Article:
I like how Xcel is structuring their TOU plans, it seems reasonable that a majority of customers can realistically cut their utility costs with their plans. My co-op has a very poor plan for TOU, the only customers who could save are likely swing shift workers (not home from 5-10PM) and those with Solar + Storage.

SDG&E (San Diego) has an EV TOU plan that uses a separate meter on the EVSE circuit. BTW, SDG&E is known as the priciest utility in the country now, or right near the top. I think they are looking to phase that EV TOU plan out because the separate meter cost is born by the customer and not particularly popular. The trick is how to isolate the EVSE circuit from the rest of the home's energy use, and indirectly doing this via OCPP is a good alternative, particularly if the EVSE cost is subsidized. Manufacturer cloud services like Tesla and OnStar are another area with great potential if these companies can effectively implement systems to report and manage charging activity.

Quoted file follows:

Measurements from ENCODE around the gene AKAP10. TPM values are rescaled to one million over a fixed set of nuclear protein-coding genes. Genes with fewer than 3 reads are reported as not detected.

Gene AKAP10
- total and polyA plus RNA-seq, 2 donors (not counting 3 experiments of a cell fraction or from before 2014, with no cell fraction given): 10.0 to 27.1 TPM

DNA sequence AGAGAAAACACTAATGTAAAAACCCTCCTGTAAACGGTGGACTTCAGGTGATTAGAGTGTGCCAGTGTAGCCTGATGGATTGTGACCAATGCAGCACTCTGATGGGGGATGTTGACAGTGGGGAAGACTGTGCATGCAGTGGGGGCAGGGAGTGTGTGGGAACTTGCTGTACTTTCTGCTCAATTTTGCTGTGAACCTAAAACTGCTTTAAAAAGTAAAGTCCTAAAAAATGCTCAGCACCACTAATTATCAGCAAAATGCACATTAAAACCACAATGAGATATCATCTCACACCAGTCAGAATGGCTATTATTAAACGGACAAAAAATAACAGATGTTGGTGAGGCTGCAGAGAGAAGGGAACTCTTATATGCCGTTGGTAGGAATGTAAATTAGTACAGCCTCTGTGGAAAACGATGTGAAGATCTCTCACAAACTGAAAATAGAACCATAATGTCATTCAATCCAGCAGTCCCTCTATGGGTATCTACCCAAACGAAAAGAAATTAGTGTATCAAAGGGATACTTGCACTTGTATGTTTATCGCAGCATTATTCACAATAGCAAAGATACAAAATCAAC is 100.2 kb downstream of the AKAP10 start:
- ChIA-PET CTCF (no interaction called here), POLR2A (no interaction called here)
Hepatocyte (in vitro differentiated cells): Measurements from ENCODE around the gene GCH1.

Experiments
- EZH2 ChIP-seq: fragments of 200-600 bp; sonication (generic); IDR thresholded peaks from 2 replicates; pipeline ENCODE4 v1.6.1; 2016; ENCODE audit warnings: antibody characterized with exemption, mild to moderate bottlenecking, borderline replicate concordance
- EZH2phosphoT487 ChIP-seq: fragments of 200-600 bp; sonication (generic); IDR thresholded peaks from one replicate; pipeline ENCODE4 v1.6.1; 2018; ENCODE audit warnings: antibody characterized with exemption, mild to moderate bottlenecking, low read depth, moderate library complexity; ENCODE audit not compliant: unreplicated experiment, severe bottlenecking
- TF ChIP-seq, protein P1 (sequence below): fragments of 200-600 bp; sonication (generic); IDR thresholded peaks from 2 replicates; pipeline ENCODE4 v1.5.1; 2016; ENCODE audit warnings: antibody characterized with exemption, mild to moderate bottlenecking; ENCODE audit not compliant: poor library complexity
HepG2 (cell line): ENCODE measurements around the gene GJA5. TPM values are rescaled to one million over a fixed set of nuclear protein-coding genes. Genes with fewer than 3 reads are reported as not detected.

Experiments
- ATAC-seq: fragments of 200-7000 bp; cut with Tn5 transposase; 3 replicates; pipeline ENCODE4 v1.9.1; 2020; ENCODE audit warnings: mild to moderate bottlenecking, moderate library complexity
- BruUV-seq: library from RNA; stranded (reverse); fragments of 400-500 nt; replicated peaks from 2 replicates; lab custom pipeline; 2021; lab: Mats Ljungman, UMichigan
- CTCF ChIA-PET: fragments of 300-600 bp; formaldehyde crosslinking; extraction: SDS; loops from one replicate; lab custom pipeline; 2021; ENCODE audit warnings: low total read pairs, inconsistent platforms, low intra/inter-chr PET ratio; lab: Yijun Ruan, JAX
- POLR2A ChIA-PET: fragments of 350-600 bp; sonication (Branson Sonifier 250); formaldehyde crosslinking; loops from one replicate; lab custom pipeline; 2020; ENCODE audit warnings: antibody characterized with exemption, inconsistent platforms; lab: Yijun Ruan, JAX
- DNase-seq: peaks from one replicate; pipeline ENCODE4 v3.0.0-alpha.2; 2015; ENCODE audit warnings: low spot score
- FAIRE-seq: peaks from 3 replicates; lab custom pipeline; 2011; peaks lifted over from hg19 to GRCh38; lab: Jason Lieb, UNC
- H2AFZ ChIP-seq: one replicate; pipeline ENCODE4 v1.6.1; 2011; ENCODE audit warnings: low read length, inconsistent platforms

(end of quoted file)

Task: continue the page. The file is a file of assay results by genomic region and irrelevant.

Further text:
The duck curve (utility supply and demand curve) is an oversimplification of the problem utilities face. Demand is not linear, even on a system-wide basis. At times, even during off-peak, there can be short term surges that require adjusting supply to keep things in balance. This can be quite costly as capital intense generating facilities may be shut down, or output reduced and ROI suffers. It can be costly to adjust output as well, particularly if it means starting and stopping the generators. So, DR attacks the demand side to reduce the short term fluctuations that can be quite costly for the suppliers to meet. The $20 Smart Thermostat credit may seem like a pittance of compensation, but in reality, the impact is probably not even noticed by consumers. To the suppliers, it is quite possibly worth considerably more than $20/yr per participant, or at least could be when our regional demand increases.